Extending Type Inferencing in C#

A while ago I used the first Roslyn CTP to hack truthiness into C#.  With the second Roslyn CTP dropping on June 5th, now pretty close to feature complete,  it’s time think up some fresh language hacks.

Roslyn What Now?

For those unfamiliar, Roslyn is Microsoft’s “Compiler as a Service” for the VB.NET and C# languages.  What makes Roslyn so interesting is that it exposes considerably more than “Parse” and “Compile” methods; you also have full access to powerful code transformations and extensive type information.

Roslyn is also very robust in the face of errors, making the most sense it can of malformed code and providing as complete a model as possible.  This is very handy for my evil purposes.

Picking A Defect

Now I happen to really like C#, it’s a nice, fast, fairly rapidly evolving, statically typed language.  You get first class functions, a garbage collector, a good type system, and all that jazz.  Of course, no language is perfect so I’m going to pick one of my nits with C# and hack up a dialect that addresses it using Roslyn.

The particular defect is that you must specify return types in a method declaration, this is often pointless repetition in my opinion.

Consider this method:

static MvcHtmlString ToDateOnlySpanPretty(DateTime dt, string cssClass)
  return MvcHtmlString.Create(String.Format(@"<span title=""{0:u}"" class=""{1}"">{2}</span>", dt, cssClass, ToDateOnlyStringPretty(dt, DateTime.UtcNow)));

Is that first MvcHtmlString really necessarily?  Things get worst when you start returning generic types, oftentimes I find myself writing code like:

Dictionary<string, int> CalcStatistics()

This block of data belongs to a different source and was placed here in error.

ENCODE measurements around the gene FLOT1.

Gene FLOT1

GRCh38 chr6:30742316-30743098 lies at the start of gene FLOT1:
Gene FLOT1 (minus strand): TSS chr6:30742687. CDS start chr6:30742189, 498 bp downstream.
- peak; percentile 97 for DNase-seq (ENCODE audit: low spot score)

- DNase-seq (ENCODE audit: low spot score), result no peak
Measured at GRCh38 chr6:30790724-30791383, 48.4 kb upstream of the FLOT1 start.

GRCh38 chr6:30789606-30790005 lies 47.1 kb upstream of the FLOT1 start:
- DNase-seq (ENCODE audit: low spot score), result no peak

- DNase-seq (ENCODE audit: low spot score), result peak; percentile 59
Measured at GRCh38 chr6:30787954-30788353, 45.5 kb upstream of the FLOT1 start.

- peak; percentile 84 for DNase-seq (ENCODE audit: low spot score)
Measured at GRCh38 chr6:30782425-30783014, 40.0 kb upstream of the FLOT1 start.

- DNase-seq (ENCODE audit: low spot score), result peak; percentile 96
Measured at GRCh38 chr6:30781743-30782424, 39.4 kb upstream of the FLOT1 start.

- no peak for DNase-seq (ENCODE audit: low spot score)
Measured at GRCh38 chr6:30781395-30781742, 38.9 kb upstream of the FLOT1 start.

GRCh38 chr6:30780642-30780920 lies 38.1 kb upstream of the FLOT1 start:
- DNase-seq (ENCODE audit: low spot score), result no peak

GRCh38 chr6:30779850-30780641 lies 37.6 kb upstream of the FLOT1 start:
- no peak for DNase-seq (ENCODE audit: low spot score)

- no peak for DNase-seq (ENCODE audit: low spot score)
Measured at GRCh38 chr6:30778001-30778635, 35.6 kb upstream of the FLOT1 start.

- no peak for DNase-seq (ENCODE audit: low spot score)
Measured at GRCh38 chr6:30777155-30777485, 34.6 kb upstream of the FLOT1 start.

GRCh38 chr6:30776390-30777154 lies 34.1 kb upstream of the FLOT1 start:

var result = new Dictionary<string, int>();
  // ...
  return result;

Again, the leading Dictionary<string, int> is really not needed the type returned is quite apparent so we’re really just wasting key strokes there.

This pointless repetition was addressed for local variables in C# 3.0 with the var keyword.  With Roslyn, we can hack up a pre-processor that allows var as a method’s return type.  The above would become the following:

var CalcStatistics()
  var results = new Dictionary<string, int>();
  // ...
  return results;

The Rules

Wanton type inferencing can be a bit dangerous, it makes breaking contracts pretty easy to do for one.  So I’m imposing a few constraints on where “var as a return” can be used, for the most part these are arbitrary and easily changed.

  • var can only be used on non-public and non-protected methods
  • if a method returns multiple types, a type will be chosen for which all returned types have an implicit conversion with the following preferences
    • classes before interfaces
    • derived types before base types
    • generic types before non-generic types
    • in alphabetical order
    • with the exceptions that Object is always considered last and IEnumerable (and IEnumerable<T>) are considered before other interfaces
  • a method with empty returns will become void

The last rule may be a little odd as C# doesn’t have a notion of a “void type” really, which is something of a defect itself in my opinion.  Which type is chosen for a return is well-defined so it’s predictable (always a must in a language feature) and attempts to match “what you meant”.